First Sentence: Another sheep, mangled and bled out, her innards not yet crusting and the vapours rising from her like a steamed pudding.
I've been very loosely attempting to return to my roots as I get to the end of this project, and to add in some more romnovs for my last few reviews. For some reason I was under the mistaken impression that All the Birds, Singing was a romance novel. It most definitely is not, but it is a really good book.
We're introduced to Jake Whyte when she finds one of her small flock of sheep dead, having clearly been attacked and killed by something—or someone. I say small flock because I know absolutely nothing about sheep but fifty of them doesn't seem like many compared with what was going on in The Thorn Birds (which coincidentally is one of the few other books I've read by an Australian author). Anyway, Jake is living alone with her sheep on an island somewhere in the UK. This is one of the two interwoven timelines in the novel. The second is Jake's not-so-distant past in her home country of Australia, and reveals, ever so slowly, what she's running from that has brought her to the other side of the world.
This past timeline runs in reverse, an extremely neat trick. Jake has to ditch the new friends she's made while shearing sheep, because one of them finds out she's being sought by a man who she doesn't want to find her. How'd she get started shearing sheep, a job that's clearly dominated by rough older men? Why is she on the run? Who is the man coming after her? The author of this book is Evie Wyld, and I really admire what she's done here—doling out answers step by step, and inviting new questions it hadn't seemed necessary to ask.
Jake Whyte is a fascinating character. She's someone who is clearly very in tune with the natural world around her, and she has intense empathy for animals. Hence all of the sheep all of the time, both in her past and her present. She has less care for herself and is just generally a really tragic figure. Better yet, she's surrounded by other characters who all feel like genuine, flawed human beings. Like her neighbour Don who keeps trying to convince her to spend some time down at the village pub to meet some other young farmers, but clearly has some unfinished family business of his own that he's avoiding dealing with. Or her beautiful friend Karen back in Australia, who is charming and bold but obviously just as trapped in a bad situation as Jake is.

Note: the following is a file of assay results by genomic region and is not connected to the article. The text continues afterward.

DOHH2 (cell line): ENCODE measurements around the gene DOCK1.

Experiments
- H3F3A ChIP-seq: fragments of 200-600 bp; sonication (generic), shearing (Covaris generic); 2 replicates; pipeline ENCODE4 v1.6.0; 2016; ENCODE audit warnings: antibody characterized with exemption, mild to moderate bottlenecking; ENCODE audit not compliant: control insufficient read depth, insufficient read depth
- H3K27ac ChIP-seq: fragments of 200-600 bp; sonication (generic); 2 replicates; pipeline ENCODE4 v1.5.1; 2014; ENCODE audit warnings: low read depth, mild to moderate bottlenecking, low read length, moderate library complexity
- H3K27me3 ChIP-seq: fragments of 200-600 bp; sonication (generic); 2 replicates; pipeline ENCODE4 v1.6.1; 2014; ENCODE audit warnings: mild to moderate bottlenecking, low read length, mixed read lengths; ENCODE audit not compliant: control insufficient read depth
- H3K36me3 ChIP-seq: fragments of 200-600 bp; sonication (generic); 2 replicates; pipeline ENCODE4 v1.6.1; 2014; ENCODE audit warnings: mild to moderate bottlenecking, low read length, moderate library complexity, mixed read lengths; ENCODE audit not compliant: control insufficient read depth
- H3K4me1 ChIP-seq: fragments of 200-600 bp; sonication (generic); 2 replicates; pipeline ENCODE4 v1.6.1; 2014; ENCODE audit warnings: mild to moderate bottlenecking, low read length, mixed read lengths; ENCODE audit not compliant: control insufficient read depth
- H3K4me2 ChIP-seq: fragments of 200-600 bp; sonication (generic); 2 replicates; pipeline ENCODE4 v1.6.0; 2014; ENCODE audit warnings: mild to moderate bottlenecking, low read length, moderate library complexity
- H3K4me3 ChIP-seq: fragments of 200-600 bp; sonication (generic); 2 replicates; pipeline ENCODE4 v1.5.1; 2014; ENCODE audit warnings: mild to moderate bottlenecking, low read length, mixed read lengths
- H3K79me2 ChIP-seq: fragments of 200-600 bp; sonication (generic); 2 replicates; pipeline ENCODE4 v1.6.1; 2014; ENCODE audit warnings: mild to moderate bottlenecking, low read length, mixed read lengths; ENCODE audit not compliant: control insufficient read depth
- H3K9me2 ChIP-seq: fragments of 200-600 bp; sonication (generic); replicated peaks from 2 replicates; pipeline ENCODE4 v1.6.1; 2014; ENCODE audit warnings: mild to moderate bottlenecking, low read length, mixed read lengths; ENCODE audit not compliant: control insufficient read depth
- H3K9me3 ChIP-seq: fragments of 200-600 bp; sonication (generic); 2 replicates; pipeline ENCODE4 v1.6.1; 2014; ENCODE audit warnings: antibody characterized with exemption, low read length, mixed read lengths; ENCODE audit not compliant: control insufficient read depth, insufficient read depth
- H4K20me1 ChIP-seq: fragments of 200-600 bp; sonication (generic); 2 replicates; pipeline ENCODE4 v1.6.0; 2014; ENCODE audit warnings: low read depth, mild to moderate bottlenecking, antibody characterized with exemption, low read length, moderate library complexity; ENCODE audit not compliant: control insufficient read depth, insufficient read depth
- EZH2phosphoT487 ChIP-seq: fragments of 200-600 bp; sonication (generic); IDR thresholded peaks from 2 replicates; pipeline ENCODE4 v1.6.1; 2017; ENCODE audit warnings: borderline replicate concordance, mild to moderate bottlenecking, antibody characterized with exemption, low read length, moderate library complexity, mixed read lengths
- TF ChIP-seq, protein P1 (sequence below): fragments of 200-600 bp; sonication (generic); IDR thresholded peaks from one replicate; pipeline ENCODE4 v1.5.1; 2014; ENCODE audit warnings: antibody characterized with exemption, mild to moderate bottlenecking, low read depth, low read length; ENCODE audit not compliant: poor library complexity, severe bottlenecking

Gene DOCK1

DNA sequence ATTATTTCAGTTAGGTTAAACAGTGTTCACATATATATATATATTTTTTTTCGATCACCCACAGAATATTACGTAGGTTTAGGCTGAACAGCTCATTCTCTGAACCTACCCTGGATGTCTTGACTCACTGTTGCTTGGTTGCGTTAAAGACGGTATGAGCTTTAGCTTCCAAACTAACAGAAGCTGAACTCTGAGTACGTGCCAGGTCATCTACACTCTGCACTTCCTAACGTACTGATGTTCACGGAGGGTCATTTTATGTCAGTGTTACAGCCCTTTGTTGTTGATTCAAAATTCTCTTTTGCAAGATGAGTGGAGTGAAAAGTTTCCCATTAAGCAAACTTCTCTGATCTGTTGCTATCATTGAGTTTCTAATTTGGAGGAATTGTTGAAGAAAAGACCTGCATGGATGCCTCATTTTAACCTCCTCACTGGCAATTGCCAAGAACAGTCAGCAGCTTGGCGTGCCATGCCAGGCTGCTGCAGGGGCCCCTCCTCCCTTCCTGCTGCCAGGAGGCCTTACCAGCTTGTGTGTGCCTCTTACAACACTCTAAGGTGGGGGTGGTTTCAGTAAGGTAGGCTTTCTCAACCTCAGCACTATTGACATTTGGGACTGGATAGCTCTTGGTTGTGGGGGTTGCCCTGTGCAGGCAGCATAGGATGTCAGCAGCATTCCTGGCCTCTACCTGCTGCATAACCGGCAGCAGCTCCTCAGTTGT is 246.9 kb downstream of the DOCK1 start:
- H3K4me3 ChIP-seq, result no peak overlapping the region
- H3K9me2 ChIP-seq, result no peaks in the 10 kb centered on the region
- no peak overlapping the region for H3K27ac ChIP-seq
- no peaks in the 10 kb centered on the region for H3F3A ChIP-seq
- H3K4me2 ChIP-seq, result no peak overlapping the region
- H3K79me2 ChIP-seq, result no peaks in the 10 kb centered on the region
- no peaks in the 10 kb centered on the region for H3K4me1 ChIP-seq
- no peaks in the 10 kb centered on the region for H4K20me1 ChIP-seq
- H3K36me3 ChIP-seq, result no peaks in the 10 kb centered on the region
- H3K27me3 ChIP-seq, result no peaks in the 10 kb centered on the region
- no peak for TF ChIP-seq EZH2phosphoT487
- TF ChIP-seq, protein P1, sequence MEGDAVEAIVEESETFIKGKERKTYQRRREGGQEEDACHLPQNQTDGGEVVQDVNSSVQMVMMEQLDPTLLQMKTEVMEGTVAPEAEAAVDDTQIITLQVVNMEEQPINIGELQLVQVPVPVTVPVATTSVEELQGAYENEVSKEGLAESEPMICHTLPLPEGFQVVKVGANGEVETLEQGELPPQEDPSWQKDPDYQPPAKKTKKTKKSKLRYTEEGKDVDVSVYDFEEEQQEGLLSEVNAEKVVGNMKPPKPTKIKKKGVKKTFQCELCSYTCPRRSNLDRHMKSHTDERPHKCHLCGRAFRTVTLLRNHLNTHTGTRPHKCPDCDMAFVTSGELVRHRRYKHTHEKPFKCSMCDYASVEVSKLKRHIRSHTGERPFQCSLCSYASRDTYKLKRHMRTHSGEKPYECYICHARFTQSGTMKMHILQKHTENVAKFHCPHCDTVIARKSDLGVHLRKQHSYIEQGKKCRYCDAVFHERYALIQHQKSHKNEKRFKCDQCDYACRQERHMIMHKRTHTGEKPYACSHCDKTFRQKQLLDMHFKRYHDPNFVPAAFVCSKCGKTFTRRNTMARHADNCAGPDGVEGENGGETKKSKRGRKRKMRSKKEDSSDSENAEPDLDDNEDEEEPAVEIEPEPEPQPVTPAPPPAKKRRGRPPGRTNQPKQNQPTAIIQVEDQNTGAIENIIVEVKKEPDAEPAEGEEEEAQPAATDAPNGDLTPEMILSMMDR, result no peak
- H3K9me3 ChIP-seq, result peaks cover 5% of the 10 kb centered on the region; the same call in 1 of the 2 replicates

As anyone who's read any number of my reviews can tell you, I'm pretty particular about what I consider good prose, and Wyld's is excellent. She doesn't overuse self-conscious metaphors and similes, but her writing is extremely descriptive, always latching on to sounds, smells, and temperature in concrete ways to pull you deeper into a scene. It helps, too, to really feel the change between the intense heat and arid climate of Australia in comparison with the gloom of the UK.
I do have to admit that I'm not sure I understood the ending of the novel. I hope it's not a spoiler to say that I think it's symbolic of Jake facing her past and what she's running from. But as for what is supposed to be actually happening? Not so sure. I don't care, though. The secondary ending—actually the beginning just ties things up so well that I'm sure that's all I'll remember.